Come, come, Mr. Brune, let’s not have any hypotheticals and revisionist history.  We know what went on during the Clinton administration because unlike some Obama supporters, we were old enough to vote.  Just because you didn’t like her, and found him to be a flawed human being, doesn’t mean you have the right to tell us what we should be thinking.  You and your clueless cohort continue to dismiss our opinions and ask us to come up with reasons that you can shoot down.  And you shoot them down because you haven’t come to terms with why you rejected the best candidate you had in 2008.  I think we both know why you deep sixxed her.  We’ve seen enough so we know what lurks at the bottom of what might be called your souls.  There’s no reason for us to continue to play this game with you.

Here’s the bottom line, Mr. Brune.  There are still voters out there who prefer Hillary Clinton.  There are some former Obama voters who have snapped out of it and have had a change of heart.  There are some Republicans who are alarmed enough about economic conditions and have been impressed by her performance on a world stage.  And in the latest polls she is leading by wide margins against any Republican challenger the right wants to throw at her.  She beats them more soundly than Obama ever will.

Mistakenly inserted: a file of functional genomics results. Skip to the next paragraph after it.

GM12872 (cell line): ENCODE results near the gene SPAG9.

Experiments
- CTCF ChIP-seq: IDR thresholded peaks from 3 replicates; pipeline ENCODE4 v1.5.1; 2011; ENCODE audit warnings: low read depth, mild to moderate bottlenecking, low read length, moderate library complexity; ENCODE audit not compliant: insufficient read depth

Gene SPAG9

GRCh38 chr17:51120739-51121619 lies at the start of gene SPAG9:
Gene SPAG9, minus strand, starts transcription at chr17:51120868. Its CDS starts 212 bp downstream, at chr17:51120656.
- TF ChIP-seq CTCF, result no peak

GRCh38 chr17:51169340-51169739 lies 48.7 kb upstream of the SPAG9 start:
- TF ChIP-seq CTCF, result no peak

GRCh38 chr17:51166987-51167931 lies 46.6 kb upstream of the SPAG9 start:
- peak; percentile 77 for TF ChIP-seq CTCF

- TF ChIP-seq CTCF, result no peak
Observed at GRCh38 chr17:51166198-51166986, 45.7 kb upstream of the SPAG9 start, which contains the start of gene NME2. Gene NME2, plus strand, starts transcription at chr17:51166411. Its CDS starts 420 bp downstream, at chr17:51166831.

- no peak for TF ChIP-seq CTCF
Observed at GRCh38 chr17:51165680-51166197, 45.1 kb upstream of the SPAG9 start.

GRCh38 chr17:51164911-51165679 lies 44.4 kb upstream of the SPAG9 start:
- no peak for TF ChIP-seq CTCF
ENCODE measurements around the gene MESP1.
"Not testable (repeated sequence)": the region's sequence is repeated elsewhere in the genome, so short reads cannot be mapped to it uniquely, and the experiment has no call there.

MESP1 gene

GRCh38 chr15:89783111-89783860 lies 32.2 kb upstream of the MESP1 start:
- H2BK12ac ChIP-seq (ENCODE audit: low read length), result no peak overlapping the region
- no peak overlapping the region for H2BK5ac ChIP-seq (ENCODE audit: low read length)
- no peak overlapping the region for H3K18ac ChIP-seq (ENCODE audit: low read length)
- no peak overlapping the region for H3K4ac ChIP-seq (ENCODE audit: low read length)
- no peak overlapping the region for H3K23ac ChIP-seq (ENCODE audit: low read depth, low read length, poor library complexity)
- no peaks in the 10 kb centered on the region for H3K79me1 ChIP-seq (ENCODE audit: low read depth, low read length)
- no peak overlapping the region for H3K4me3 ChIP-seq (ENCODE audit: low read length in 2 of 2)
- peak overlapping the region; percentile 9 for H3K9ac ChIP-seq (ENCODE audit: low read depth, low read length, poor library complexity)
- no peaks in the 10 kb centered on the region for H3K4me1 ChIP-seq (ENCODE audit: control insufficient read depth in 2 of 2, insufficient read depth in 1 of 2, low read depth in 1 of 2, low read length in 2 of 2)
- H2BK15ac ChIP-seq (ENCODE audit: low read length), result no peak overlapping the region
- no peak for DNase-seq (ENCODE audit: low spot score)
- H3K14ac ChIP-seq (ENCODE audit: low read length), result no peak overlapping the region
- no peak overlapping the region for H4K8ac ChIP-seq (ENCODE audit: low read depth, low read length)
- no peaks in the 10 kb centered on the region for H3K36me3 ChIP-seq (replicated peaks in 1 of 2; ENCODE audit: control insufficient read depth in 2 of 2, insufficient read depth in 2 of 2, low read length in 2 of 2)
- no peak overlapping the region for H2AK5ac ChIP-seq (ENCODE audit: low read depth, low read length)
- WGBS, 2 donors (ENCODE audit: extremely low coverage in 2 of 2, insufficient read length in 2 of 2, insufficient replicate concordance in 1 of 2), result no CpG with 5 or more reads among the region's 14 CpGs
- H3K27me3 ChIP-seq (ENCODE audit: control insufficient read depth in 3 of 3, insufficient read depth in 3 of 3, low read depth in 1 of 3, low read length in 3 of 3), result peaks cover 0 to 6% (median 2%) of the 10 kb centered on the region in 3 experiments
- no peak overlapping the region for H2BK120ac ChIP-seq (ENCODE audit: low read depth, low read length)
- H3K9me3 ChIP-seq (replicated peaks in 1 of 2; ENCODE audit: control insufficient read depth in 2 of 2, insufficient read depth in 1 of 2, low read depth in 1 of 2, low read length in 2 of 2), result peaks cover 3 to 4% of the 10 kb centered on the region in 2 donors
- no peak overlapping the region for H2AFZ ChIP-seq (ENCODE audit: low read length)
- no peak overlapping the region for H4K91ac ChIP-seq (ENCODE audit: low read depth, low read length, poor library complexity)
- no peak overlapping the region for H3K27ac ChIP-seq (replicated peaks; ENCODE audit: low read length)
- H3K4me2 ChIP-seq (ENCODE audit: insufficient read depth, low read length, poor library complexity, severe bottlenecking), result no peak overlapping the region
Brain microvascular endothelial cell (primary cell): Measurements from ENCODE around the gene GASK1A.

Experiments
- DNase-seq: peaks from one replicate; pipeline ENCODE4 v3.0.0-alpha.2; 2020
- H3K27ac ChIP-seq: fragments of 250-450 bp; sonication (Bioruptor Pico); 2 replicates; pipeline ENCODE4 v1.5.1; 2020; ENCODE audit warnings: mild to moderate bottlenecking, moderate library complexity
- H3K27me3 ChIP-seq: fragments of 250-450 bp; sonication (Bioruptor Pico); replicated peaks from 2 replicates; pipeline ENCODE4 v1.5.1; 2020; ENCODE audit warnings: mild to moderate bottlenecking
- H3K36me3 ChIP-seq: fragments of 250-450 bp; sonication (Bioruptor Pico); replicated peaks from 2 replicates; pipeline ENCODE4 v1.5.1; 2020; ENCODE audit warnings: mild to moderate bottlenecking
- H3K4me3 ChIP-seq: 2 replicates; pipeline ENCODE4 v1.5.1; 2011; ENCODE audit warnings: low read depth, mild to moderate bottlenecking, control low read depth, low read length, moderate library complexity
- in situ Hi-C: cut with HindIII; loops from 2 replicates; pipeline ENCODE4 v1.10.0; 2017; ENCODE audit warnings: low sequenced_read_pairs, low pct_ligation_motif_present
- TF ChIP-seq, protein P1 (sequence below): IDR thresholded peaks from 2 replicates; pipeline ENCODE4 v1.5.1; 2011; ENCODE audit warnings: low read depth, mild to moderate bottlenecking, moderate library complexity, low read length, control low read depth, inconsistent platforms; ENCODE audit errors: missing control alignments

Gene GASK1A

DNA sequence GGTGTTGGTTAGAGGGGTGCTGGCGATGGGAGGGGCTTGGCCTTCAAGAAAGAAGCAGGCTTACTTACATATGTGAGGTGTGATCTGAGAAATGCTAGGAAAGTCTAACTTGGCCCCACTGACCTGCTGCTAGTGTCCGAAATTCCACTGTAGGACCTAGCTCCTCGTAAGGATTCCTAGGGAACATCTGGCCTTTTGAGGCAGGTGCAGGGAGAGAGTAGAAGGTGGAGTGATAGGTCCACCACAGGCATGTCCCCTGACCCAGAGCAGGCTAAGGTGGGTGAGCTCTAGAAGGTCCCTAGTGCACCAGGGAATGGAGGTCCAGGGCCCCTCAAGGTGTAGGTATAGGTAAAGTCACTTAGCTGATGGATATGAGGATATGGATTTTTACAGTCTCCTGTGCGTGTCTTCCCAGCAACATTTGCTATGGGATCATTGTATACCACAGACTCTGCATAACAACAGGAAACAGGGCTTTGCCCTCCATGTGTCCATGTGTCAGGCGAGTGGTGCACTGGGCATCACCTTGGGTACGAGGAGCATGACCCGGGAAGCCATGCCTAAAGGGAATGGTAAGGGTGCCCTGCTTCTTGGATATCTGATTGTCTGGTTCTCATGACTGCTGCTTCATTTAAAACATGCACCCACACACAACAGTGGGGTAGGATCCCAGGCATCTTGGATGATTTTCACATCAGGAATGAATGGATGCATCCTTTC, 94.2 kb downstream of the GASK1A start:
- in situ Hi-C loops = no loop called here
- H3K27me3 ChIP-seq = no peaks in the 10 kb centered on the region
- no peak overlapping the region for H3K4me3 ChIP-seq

You can’t change that.  It must be frustrating for you that we just don’t get it.  We just will not accept that getting what we actually want and voted for is not going to happen.  All of the “serious people” have decided that, in advance, and consider us silly women and crazy, delusional nutcases.  The trouble is our numbers are not going down.  We stubbornly resist the “serious peoples'” attempts to reason with us, which for some peculiar reason come off sounding like mocking condescension.